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Prime minister calls for quality social housing with £2bn pledge

Alexandra road estate, camden, london  the pedestrian street between blocks a and b looking north east
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Theresa May has called for a new wave of high-quality social homes after pledging £2 billion in long-term funding deals for housing providers

The prime minister revealed that cash would be made available in the next spending review to support social landlords for the seven years from 2022 to 2029.

She will tell delegates at the National Housing Federation Summit in London today that this promise should lead to thousands of new sub-market homes and a focus on quality.

‘I can announce that new longer-term partnerships will be opened up to the most ambitious housing associations through a groundbreaking £2 billion initiative,’ May will say.

‘Under the scheme, associations will be able to apply for funding stretching as far ahead as 2028/29 – the first time any government has offered housing associations such long-term certainty.

‘Doing so will give you the stability you need to get tens of thousands of affordable and social homes built where they are needed most, and make it easier for you to leverage the private finance you need to build many more.’

May will call for housing associations to lead major developments of high-quality social homes.

‘For many people, a certain stigma still clings to social housing,’ she will say. ’Some residents feel marginalised and overlooked, and are ashamed to share the fact that their home belongs to a housing association or local authority.

‘We should never see social housing as something that need simply be good enough, nor think that the people who live in it should be grateful for their safety net and expect no better.

‘I want to see social housing that is so good, people are proud to call it their home.’

Assael Architecture director Félicie Krikler said the announcement was ‘necessary’.

She added: ‘It now appears to finally be accepted among the top tiers of government that fixing the UK’s housing market requires a substantial increase in the amount – and quality – of social housing units available across the country.’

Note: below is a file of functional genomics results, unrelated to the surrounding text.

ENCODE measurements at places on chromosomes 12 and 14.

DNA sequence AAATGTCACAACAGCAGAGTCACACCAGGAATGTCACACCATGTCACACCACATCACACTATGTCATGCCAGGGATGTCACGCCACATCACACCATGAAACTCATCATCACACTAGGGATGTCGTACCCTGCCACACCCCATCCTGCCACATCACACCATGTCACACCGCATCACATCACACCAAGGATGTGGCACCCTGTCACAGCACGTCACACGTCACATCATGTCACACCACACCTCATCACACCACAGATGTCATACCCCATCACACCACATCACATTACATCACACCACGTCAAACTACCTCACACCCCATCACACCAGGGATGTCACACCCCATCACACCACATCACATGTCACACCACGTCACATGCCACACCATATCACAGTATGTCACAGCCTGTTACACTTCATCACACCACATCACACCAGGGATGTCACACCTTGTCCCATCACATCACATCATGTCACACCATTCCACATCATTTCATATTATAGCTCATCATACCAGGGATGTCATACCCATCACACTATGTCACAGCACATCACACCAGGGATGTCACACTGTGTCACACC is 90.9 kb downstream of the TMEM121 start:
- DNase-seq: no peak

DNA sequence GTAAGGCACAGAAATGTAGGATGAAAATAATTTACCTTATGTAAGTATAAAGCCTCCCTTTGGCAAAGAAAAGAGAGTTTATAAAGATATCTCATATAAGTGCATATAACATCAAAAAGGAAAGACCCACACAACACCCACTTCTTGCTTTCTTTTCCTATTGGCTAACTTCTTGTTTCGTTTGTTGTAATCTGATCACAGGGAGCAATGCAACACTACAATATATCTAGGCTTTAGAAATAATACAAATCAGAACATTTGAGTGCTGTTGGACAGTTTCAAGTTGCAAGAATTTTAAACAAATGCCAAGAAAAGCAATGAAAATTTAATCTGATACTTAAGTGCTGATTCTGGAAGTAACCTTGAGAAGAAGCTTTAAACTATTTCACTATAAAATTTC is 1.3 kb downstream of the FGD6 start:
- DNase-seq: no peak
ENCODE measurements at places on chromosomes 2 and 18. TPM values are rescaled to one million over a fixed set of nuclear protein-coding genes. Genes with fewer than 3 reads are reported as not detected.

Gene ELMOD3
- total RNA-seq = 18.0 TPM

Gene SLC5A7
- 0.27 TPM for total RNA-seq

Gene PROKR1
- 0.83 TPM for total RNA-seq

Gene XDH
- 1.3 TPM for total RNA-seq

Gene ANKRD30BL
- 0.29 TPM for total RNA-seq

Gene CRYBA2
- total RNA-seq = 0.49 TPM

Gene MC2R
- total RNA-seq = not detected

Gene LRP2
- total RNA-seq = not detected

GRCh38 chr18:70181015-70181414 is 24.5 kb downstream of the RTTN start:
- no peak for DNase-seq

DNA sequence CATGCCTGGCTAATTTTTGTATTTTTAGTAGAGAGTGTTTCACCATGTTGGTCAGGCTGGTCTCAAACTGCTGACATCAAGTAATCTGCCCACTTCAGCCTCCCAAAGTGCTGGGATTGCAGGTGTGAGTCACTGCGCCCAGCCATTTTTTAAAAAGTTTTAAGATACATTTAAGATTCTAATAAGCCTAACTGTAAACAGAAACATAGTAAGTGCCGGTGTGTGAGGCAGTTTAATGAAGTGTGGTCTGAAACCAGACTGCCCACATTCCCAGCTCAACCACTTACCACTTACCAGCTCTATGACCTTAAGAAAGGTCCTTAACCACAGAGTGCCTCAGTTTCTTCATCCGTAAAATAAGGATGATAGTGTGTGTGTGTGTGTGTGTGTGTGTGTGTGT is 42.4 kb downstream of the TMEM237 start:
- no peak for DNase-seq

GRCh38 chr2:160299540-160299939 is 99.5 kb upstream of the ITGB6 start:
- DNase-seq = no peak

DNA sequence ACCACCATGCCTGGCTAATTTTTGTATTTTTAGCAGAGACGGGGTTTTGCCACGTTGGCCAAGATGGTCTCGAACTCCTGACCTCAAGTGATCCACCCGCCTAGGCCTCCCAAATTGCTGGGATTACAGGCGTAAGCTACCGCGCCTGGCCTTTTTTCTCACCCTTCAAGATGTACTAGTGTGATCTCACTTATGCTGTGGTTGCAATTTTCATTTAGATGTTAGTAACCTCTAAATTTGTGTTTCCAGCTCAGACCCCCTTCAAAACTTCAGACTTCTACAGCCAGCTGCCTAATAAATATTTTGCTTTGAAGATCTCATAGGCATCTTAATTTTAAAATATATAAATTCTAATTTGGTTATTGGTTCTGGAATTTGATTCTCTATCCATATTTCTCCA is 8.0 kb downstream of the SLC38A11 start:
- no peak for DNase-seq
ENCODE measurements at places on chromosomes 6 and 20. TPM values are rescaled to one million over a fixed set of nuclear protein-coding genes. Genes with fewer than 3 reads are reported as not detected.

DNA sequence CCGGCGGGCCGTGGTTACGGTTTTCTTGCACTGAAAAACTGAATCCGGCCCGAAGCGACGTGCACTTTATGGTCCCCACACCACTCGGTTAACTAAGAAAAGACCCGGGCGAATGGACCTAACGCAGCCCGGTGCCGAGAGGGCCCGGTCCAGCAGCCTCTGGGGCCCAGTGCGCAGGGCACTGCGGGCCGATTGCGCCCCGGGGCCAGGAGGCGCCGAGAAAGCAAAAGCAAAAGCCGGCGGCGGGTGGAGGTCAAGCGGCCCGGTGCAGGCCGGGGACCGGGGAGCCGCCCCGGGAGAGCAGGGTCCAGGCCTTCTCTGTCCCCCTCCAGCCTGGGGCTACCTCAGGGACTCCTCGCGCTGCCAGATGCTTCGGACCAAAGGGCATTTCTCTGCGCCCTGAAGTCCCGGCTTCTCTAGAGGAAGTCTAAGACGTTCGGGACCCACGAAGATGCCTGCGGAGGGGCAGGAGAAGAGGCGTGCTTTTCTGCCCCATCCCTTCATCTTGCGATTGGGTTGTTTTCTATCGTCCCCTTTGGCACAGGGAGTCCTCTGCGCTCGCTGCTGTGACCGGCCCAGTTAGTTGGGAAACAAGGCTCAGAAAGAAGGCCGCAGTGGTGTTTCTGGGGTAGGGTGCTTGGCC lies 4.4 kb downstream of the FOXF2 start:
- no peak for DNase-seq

But Krikler urged a keen focus on design and post-completion management of social homes.

‘Pride in one’s home is made possible through quality and contextual placemaking, where bonds are encouraged among residents and with the wider community,’ she said. ‘But past failings show that no matter how good design is, it falls by the wayside when managed poorly.

‘The additional funding to housing associations and local authorities pledged by the prime minister today must be used to pioneer good, long-lasting and inclusive design, as well as allocating a significant chunk of funds to ensure that the management of social housing serves the general public. If not, we are destined to let history repeat itself.’ 

However RIBA president Ben Derbyshire said the money promised was simply too little to make any real difference.

He said: ’The news that the government will provide £2 billion of new funding for housing associations is welcome, but is a mere drop in the ocean when it comes to actually solving the crisis of affordable housing in this country.

’[We have] been calling on the government to lift the Housing Revenue Account borrowing cap for local authorities to enable them to build more of the social housing we need. It is also vital to ensure that the homes we build are well designed and made to last.’

The government must recognise the of architects in delivering homes people are proud of

He added: ’Social housing in the past was a source of pride for tenants. If we are to achieve this in the future and remove the stigma that is now too often experienced by social housing tenants, the government must recognise the central role of architects in delivering homes and places that people are proud of.’

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